agreeing with a cellular network operator to provide a subscription for said communication device with the sponsor;
handing over said communication device associated with the subscription to the sponsor;
allowing the sponsor to define a finite set of phone numbers being allowed for communication with said communication device;
allowing the sponsor to associate said finite set of phone numbers with respective key inputs of said communication device;
allowing the sponsor to hand over said communication device to the user; and
handling the billing of the subscription with the sponsor.
2. The business method of claim 1, wherein the cellular network operator subsidises the communication device when the sponsor buys the communication device as a part of the subscription.
3. The business method of claim 1, wherein the communication device is adapted to two-way communication.
4. The business method of claim 3, wherein the communication device has neither graphical display nor alphanumeric keys for number input.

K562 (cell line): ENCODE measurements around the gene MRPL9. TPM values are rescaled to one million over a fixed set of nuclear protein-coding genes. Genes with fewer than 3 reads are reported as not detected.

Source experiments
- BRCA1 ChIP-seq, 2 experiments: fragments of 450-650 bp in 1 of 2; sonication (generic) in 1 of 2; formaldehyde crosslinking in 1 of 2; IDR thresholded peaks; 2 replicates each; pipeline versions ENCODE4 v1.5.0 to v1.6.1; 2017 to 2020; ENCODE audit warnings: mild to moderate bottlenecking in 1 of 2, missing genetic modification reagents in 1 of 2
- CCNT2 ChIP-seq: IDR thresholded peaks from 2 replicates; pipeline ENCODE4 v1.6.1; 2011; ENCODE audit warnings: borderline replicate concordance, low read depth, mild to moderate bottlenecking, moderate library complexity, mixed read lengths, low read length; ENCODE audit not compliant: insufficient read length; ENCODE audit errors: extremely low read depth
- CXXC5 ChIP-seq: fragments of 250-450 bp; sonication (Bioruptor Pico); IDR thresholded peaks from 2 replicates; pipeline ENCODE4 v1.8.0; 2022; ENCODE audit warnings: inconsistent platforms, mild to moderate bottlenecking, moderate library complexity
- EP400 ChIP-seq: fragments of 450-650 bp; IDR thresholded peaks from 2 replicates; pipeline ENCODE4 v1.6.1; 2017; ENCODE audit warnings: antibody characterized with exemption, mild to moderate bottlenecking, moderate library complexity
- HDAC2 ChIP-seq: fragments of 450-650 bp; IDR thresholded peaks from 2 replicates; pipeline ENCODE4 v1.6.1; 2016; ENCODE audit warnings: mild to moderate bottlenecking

5. The business method of claim 4, wherein the communication device has at least one speed dial key for calling a predefined phone number when pressed.
6. The business method of claim 5, wherein the predetermined phone number is stored on an exchangeable memory card.
7. The business method of claim 6, wherein the exchangeable memory card is a Subscriber Identity Module (SIM Card).
8. The business method of claim 1, wherein the sponsor distributes the communication device between hotel guests.
9. A business method for handling the lending out of a communication device for a cellular network to a user and being sponsored by a sponsor having a agreed a subscription for said communication device with a cellular network operator, comprising: